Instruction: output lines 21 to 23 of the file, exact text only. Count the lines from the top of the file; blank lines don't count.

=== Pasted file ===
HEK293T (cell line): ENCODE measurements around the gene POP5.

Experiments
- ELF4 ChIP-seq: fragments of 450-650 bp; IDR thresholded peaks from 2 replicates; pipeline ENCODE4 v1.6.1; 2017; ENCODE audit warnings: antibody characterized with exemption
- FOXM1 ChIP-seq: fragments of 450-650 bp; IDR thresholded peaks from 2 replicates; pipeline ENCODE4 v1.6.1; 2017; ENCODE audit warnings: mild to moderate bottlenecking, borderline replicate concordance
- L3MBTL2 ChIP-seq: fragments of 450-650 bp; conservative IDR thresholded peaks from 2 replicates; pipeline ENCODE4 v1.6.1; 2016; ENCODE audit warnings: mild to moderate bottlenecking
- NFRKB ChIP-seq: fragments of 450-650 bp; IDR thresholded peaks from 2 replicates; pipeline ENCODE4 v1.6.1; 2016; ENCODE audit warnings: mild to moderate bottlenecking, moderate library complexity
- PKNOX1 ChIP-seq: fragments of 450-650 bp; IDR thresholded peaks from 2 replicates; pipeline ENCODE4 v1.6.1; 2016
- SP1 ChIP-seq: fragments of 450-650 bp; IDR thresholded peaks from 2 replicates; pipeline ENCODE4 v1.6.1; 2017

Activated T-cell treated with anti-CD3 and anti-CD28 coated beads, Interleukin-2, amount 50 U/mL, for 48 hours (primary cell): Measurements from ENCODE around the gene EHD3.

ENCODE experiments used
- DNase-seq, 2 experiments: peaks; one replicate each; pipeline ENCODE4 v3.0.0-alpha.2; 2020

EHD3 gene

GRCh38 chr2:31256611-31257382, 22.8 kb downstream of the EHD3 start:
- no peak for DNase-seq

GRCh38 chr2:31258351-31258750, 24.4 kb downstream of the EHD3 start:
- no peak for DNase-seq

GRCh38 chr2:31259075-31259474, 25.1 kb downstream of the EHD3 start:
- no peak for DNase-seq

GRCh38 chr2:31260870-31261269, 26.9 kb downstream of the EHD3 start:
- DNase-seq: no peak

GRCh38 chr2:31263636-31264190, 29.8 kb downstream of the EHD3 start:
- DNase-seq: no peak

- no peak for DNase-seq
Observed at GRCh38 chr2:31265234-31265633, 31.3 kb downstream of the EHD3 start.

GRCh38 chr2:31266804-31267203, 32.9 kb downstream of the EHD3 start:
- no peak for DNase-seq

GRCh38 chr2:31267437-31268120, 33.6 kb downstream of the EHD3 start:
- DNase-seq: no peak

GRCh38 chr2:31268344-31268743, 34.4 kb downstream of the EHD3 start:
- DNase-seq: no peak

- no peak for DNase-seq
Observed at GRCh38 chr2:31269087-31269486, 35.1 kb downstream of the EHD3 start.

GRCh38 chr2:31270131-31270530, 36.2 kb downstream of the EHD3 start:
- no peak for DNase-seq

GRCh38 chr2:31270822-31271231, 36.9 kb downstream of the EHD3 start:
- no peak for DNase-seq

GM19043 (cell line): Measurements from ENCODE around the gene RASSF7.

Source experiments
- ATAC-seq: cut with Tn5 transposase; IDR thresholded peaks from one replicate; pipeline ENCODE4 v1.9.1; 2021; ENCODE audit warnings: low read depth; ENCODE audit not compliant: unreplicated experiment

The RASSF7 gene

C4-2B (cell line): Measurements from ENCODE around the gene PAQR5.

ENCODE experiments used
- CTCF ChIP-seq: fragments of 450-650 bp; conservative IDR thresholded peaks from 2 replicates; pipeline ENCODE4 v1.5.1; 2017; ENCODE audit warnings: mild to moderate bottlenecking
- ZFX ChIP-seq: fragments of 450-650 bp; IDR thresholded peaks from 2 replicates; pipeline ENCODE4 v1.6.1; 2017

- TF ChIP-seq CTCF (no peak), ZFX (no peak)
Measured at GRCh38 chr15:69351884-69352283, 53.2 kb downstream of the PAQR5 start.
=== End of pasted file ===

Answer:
GRCh38 chr2:31263636-31264190, 29.8 kb downstream of the EHD3 start:
- DNase-seq: no peak

- no peak for DNase-seq